The Czechoslovak legions was gradually getting into an unenviable situation after the Bolshevik revolution (which broke out in the autumn 1917) and after the peace conclusion between Russia and the central powers. Yet, they were able to gain a lot even from this situation and for several months they managed to keep control over vast areas in Siberia. Their withdrawal into a newly established homeland was a must, even though the legionaries often got back first in 1920.

But it was these troops that helped a lot (and not only with the Battle of Zborov) and indirectly supported the establishment of Czechoslovakia. Thanks to that the Battle of Zborov became a legend and the soldiers who took part in it glorified heroes. This symbol was then being removed during the Nazi and later communist regime, and therefore today it is not so known as it was in the times of the First Republic. Although the excited nationalism and excitement of the men plunging into mortal fights can only hardly be understood today, the Battle of Zborov is an integral and important part of the Czech history. That is why it does deserve, after it was deprived of the legendary image, nearly miraculous actions and one-sided glorifying, to paid close attention.

A number of important personalities wearing the uniform of the Czechoslovak brigade took part in the Battle of Zborov. These being for example Jan Syrový, the later important general and during the Munich Crisis for some time the Prime Minister and the Minister of National Defence, who was because of the loss of his right eye during the battle and for wearing a black eye patch over it called “Žižka of Zborov”. Further we can name for example the writer Rudolf Medek or a controversial personality Rudolf Gajda, who became a general in 1918, but for his political influence he was in Czechoslovakia in the 1920s unjustly accused of a coup attempt, which made him unite with the Czech fascists.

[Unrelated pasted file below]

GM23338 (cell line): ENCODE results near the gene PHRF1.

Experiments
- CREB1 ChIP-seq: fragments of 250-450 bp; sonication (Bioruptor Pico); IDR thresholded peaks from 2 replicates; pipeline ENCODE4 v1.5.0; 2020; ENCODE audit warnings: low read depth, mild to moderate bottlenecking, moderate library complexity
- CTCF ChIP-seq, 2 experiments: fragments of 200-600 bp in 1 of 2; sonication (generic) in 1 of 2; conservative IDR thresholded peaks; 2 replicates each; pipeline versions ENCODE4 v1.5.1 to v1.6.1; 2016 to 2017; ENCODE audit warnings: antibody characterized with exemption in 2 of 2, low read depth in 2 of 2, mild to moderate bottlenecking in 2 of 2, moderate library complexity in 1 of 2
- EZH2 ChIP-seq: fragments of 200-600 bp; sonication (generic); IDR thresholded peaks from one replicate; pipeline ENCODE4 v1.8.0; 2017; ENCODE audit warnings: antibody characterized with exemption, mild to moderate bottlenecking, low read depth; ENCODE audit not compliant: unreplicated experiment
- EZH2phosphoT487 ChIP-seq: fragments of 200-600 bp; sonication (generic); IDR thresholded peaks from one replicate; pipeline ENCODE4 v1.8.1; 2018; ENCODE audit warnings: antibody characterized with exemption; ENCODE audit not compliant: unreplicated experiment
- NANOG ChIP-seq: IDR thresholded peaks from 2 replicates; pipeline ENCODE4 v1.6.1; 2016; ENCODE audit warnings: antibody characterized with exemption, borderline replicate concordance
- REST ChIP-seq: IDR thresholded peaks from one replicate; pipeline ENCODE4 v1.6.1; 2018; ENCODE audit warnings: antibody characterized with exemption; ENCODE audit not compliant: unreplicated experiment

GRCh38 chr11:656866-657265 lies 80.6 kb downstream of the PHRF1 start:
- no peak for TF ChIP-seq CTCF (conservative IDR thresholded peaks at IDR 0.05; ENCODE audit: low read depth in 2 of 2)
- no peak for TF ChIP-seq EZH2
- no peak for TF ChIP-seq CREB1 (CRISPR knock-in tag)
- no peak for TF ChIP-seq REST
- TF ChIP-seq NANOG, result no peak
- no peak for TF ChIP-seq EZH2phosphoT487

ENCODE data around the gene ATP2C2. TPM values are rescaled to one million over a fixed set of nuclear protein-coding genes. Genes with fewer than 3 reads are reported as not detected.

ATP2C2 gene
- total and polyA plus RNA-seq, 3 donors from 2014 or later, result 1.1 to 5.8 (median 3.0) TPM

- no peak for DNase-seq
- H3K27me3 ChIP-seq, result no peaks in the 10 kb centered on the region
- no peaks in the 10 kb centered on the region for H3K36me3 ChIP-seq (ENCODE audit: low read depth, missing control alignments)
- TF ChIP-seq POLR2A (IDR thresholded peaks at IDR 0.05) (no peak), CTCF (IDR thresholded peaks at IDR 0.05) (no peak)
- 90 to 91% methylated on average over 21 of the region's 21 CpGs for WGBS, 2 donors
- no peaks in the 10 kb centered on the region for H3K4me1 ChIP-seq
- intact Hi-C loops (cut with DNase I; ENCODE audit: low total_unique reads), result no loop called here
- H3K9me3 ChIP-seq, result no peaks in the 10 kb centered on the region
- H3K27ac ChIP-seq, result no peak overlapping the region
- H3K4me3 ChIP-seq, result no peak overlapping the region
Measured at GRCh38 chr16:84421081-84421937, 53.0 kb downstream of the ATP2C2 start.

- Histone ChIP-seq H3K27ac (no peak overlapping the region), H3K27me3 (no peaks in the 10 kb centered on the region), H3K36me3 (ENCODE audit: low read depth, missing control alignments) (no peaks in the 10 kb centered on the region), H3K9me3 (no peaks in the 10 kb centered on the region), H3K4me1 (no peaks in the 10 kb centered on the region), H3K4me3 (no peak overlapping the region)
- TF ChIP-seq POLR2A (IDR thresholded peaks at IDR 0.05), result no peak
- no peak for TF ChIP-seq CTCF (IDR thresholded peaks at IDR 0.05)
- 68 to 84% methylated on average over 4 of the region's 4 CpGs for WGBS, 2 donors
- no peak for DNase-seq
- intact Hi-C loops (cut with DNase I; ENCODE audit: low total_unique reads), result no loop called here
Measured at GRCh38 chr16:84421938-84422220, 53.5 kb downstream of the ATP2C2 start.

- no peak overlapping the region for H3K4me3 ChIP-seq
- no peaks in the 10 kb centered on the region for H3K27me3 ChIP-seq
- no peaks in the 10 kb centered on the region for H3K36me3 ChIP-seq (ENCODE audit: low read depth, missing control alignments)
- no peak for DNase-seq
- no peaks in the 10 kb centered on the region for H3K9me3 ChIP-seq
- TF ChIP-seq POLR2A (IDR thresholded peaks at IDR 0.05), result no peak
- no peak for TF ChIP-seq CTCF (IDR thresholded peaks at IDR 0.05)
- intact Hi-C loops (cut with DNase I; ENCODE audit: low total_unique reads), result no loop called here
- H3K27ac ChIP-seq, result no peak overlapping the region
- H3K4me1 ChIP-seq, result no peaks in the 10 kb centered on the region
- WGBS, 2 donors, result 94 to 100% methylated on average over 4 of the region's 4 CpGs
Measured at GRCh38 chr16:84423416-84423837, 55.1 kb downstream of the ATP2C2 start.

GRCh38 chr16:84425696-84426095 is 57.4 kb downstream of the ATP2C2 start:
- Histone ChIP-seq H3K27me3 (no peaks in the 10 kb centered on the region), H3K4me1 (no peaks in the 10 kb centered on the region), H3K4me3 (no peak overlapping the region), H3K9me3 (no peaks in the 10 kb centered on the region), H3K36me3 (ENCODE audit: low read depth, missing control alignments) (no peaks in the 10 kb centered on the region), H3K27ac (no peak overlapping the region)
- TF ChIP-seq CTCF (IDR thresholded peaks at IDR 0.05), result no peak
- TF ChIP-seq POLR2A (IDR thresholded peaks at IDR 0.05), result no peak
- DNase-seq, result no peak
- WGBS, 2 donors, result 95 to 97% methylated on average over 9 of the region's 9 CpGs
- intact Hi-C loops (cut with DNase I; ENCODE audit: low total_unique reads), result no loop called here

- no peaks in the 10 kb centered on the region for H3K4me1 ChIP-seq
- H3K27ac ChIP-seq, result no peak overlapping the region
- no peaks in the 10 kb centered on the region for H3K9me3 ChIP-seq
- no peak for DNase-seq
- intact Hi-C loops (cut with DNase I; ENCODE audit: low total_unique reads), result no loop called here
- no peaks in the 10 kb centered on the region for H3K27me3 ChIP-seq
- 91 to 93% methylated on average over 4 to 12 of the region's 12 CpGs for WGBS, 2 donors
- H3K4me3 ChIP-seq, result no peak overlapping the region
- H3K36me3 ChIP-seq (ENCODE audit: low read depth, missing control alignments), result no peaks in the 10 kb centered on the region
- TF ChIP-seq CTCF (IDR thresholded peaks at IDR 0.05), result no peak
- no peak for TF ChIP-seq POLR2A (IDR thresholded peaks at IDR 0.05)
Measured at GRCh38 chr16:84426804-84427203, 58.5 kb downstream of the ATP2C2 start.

Author: Mgr. et Mgr. Jan Rája

Commanders and Leaders

Czechoslovak Legions

Vyacheslav Platonovič Trojanov

(*1875 – † 1918?),
was born in 1875 in the Kharkov Guberniya. He started his officer career as a member of the 34th infantry regiments, with which he with as a lieutenant took part in the War against Japan. He entered the First World War as a major, on 20th May 1915 he became the commander of the Czech troop and soon after that he was promoted to colonel.

Trojanov recognized straight away that his new troop did not consist of a lot of uneducated Russian peasants, but that there were volunteers who had a clear aim and knew for what and why they were fighting. Soon he managed to win the Czech troop’s favour. Under his command they soon became the riflemen regiment of St. Wenceslaus, later then Czechoslovak Riflemen Brigade, which under Trojan’s command won in the Battle of Zborov.

Trojanov was for this victory promoted to major general and appointed with the command of the 1st Finnish Riflemen division fighting on the Romanian frontline. It was there where he was surprised by the Bolshevik revolution and it is probably that after that he died in a clash with the revolutionary soldiers.

Austro-Hungarian Army

Eduard von Böhm-Ermolli

(*1856 – † 1941),
was born in the city of Ancona in the Papal States. His father was in service of the Austrian army as an officer and this was also the reason why the whole family moved to Opava. It was there where young Eduard in 1875 started, as same as his father, the career of an army officer. He was successful in his service and was climbing the career ladder and proved his skills at first as a non-commissioned officer and later also as a high-ranking officer.

The peak of his career came during the First World War when he became the commander of the Austrian 2nd army. It is said that he had a very good relationship to the soldiers who were of the Czech origin. On 31st January 1918 he was appointed a field marshal. After capitulation of Austria-Hungary Böhm-Ermolli settled in Opava.

During the era of the First Republic he was appointed an army retired general, although he was never active in the Czechoslovak army. In 1940 he was, as the only one living Austro-Hungarian field marshal appointed the rank of field marshal of Nazi Germany. One year later, at the age of 85, Eduard von Böhm-Ermolli died.

Picture Gallery

Battle of Zborov 1917 Battle of Zborov 1917 Battle of Zborov 1917

Recommended literature

  • Petr ČORNEJ; Pavel BĚLINA, Slavné bitvy naší historie, Praha 1993, 271 p.
  • Jiří FIDLER, Zborov 1917, malý encyklopedický slovník, Brno 2003, 282 p.
  • Jan GALANDAUER, 2.7. 1917. Bitva u Zborova, česká legenda, Praha 2002, 153 p.
  • Tomáš JAKL a kol., Zborov 1917-2007, Praha 2008, 111 p.
  • Kol. autorů, Vojenské dějiny Československa 1526–1918. 2. díl, Praha 1986, 592 p.
  • Libor NEDOROST, Češi v 1. světové válce; Díl 3. Do hořkého konce, Praha 2007, 299 p.